Like many people, I've been watching David Attenborough's natural history documentaries since I was very small. Until recently, however, I thought that my interest in the natural sciences was separate from my interest in art history. I knew that the animals, plants and landscapes that appeared on my TV screen also appeared in art galleries and museums. In fact, I was very much drawn to paintings of animals. At some point, though, I got the impression that these objects were not worthy of serious study, so I learned to avoid them.
In the last few years, I've been trying to make amends for this misunderstanding. Now barely a day goes by without my spending some time searching for animal-related objects on Art UK. These searches are often inspired by actual encounters with animals; for instance, a sighting of a little egret near my home last month led me to the image above: one of several stunning paintings by the artist Charles Tunnicliffe. Other searches are related to my wider research interests, such as the representation of African animals in Britain (which I have written about in another story on Art UK).
Yet I'm also regularly inspired by things I see in wildlife documentaries. For this reason, I was especially excited by the prospect of Wild Isles, the most recent BBC/Open University co-production, which focused on the wildlife of Britain and Ireland. This programme, I realised, provided the perfect opportunity to showcase the depth and range of objects related to animals and plants that can be found in UK art collections. So I decided to put together an Art UK Curation that would feature species discussed during the five episodes of Wild Isles.
Now that the series and my Curation are complete (you can see it here), I've been pondering what I've learned from the process. To start, my intuition was that creating a group of artworks that related to Wild Isles would not be difficult, in terms of available options, and I was relieved to discover that I was right. Even allowing for the (current) absence of many drawings and watercolours on Art UK (among which we might find some of the greatest botanical and natural history illustrations ever created) there was no lack of objects to choose from. The twelve or so examples I selected to represent each episode were a tiny fraction of the examples I found. After my initial searches, I even toyed with the idea of doing an entire Curation based on representations of gannets.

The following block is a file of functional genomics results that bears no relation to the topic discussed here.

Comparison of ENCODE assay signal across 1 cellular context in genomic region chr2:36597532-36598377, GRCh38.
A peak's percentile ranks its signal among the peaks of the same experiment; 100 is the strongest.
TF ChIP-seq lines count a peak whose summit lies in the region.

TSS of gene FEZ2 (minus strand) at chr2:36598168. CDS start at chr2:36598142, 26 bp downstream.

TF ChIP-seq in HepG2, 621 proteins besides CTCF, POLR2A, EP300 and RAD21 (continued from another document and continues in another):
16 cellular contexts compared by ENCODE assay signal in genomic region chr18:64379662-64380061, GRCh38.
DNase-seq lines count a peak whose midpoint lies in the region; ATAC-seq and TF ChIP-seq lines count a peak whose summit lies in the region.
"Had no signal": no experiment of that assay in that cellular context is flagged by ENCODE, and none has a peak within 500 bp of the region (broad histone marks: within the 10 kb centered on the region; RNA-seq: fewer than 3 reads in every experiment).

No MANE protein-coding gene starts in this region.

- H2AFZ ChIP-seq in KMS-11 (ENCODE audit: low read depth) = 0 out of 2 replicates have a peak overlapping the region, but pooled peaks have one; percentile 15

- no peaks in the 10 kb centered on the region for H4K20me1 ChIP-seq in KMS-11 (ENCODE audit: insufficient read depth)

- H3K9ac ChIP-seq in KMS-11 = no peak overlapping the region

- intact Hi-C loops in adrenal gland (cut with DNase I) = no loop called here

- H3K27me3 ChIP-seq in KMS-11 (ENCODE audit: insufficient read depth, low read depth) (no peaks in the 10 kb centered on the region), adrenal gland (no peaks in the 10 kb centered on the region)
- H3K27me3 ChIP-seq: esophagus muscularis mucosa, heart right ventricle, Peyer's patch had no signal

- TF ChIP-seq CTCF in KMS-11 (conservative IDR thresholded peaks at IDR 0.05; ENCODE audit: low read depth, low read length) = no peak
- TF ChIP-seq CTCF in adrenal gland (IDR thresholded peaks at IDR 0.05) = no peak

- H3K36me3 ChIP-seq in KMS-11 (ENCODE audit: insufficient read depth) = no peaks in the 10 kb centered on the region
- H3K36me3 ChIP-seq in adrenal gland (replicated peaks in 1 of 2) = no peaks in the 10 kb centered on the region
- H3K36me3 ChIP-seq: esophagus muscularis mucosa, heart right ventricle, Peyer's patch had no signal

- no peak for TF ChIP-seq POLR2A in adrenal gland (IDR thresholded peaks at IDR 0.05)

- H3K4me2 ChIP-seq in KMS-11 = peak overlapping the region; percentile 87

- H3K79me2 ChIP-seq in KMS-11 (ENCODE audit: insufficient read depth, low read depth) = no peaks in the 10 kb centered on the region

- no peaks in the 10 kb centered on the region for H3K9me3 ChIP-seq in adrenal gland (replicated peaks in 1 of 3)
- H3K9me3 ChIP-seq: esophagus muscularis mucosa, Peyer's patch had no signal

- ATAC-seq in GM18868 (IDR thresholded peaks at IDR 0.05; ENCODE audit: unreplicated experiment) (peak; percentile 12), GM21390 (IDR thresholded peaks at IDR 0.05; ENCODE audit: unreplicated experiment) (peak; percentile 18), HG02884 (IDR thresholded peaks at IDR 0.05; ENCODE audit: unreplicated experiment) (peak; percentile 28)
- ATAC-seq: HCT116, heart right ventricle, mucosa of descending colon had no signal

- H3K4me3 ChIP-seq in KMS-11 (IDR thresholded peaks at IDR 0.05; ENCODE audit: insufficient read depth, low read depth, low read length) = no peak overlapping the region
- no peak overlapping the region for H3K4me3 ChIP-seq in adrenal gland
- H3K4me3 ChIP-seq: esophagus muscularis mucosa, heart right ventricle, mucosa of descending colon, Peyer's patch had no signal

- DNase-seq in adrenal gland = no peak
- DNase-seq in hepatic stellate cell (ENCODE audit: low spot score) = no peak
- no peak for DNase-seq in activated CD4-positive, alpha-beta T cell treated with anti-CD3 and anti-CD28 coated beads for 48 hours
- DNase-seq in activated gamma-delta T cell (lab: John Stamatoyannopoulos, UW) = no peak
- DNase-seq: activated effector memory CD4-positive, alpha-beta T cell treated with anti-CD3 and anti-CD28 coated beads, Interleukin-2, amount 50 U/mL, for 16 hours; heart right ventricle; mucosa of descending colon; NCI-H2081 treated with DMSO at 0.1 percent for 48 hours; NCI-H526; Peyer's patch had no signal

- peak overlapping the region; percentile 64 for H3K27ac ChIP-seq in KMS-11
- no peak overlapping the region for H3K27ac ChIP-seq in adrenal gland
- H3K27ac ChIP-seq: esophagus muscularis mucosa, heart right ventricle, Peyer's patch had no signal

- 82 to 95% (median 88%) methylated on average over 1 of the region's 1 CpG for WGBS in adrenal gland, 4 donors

Quantity of examples was not a problem then – and nor was range. By this I mean that there were not simply many objects related to, say, gannets, but that within this group there were many ways of representing a gannet, by many artists. I didn't expect this Curation to be comprehensive, but I did want it to be in some ways representative of the various approaches to depicting wildlife in art. In the case of gannets, this turned out to be a relatively easy task. There were prints of single gannets, paintings of gannet colonies, as well as a couple of more recent, slightly esoteric responses to gannets.
I especially like Norman Adams's Black Rainbow and Gannets, an abstracted and atmospheric painting of diving gannets, and Peter Boex's Oil Spill Gannet, a sculpture that directly tackles the disastrous effects that human activity has had on sea bird populations. Every work in my Curation reflects in some subtle way the relationship between humans and animals, but this work is one of the few to address it explicitly.
The selection of artworks for this curation was unapologetically personal: I was largely driven by what caught my fancy. I did try, however, to avoid the obvious. While I included some famous names and objects, from major collections – such as Hans Holbein's Lady with a Squirrel and a Starling, or Elisabeth Frink's wonderful Wild Boar – I also sought to highlight objects by lesser-known artists.
Into the latter category fell many artworks from hospital collections, such as Maddie Owens's Flowers, Insects and Snail.
This colourful painting not only echoed a seventeenth-century painting but reminded me of the importance of wildlife-related art in hospitals. Research shows that not only is green space good for our mental and physical health, but images of green space (and of nature in general) can also have a positive effect.